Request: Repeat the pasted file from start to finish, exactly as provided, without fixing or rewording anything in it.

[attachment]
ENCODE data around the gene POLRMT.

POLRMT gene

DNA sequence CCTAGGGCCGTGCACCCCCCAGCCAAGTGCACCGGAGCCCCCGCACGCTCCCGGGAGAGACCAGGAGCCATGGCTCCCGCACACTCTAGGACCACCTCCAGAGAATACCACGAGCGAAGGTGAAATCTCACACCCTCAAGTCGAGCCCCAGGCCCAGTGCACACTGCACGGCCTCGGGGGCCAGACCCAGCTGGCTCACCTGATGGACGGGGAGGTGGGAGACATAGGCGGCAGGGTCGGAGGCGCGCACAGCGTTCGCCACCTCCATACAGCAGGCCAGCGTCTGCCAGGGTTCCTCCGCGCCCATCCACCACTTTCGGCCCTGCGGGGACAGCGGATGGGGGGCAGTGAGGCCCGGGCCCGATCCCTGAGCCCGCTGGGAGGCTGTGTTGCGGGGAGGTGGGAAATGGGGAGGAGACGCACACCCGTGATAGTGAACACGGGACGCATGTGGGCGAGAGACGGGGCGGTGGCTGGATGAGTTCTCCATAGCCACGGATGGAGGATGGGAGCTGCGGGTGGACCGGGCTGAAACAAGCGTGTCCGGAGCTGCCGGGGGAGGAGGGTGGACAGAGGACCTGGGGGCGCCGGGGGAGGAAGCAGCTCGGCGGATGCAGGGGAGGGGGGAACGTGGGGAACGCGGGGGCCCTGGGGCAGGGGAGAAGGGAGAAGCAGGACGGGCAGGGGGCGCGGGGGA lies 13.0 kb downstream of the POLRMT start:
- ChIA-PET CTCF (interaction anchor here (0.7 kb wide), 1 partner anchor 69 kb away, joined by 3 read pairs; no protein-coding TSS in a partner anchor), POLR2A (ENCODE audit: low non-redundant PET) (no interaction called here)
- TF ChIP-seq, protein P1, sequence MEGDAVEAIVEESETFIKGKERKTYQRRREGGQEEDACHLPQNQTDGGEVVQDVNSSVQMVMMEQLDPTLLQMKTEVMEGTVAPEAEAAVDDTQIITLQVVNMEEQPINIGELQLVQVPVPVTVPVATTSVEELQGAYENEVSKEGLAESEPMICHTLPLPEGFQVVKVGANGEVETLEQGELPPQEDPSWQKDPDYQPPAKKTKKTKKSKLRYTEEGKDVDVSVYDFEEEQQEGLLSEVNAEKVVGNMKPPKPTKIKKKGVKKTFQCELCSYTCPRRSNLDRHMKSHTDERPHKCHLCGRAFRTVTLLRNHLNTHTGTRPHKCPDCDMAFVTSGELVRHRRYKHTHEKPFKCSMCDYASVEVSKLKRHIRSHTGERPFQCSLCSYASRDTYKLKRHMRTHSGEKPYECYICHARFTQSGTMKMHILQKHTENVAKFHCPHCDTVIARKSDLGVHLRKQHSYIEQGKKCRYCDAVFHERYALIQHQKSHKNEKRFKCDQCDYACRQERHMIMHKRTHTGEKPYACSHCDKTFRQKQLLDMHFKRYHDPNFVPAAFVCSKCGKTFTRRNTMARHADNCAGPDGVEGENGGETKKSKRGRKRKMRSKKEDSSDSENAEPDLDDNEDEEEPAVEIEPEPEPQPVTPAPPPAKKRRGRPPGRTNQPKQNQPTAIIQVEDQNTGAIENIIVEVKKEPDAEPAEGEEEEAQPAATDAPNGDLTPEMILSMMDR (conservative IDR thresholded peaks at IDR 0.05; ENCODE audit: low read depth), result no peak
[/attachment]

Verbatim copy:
ENCODE data around the gene POLRMT.

POLRMT gene

DNA sequence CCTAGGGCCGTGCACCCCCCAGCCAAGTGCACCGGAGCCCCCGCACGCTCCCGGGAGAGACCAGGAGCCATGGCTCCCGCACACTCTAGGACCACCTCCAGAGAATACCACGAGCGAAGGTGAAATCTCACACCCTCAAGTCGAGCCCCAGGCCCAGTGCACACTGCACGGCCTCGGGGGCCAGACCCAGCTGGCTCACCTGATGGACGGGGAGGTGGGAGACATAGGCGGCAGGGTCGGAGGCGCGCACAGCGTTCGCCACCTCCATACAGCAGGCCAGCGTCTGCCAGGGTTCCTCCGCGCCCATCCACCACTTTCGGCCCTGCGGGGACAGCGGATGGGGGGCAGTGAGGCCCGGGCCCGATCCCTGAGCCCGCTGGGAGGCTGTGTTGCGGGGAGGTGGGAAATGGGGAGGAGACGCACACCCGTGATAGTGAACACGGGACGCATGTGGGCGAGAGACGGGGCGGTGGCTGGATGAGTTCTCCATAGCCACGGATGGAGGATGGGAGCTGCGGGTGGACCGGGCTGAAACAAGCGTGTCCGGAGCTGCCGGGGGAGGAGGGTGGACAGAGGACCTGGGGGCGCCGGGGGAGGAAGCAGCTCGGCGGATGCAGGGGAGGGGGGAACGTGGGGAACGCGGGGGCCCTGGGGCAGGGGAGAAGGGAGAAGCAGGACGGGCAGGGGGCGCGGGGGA lies 13.0 kb downstream of the POLRMT start:
- ChIA-PET CTCF (interaction anchor here (0.7 kb wide), 1 partner anchor 69 kb away, joined by 3 read pairs; no protein-coding TSS in a partner anchor), POLR2A (ENCODE audit: low non-redundant PET) (no interaction called here)
- TF ChIP-seq, protein P1, sequence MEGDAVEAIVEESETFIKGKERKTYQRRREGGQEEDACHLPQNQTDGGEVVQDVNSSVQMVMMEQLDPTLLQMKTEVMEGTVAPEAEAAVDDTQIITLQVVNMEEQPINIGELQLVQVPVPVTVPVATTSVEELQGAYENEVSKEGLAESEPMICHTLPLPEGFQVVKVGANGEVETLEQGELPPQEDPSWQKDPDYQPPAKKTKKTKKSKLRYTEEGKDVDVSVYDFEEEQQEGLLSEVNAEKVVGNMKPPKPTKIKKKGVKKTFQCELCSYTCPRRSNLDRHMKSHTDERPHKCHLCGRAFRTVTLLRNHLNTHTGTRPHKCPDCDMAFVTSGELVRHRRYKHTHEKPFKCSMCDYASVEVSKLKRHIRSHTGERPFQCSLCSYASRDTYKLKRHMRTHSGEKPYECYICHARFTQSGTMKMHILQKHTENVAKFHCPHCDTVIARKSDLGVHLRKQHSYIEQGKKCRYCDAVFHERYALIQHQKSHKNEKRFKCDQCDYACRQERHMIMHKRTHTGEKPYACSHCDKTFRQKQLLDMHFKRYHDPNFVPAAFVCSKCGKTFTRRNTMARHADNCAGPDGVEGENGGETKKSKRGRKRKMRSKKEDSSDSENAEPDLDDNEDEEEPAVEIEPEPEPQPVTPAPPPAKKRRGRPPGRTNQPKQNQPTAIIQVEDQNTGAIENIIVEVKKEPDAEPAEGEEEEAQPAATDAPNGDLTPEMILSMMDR (conservative IDR thresholded peaks at IDR 0.05; ENCODE audit: low read depth), result no peak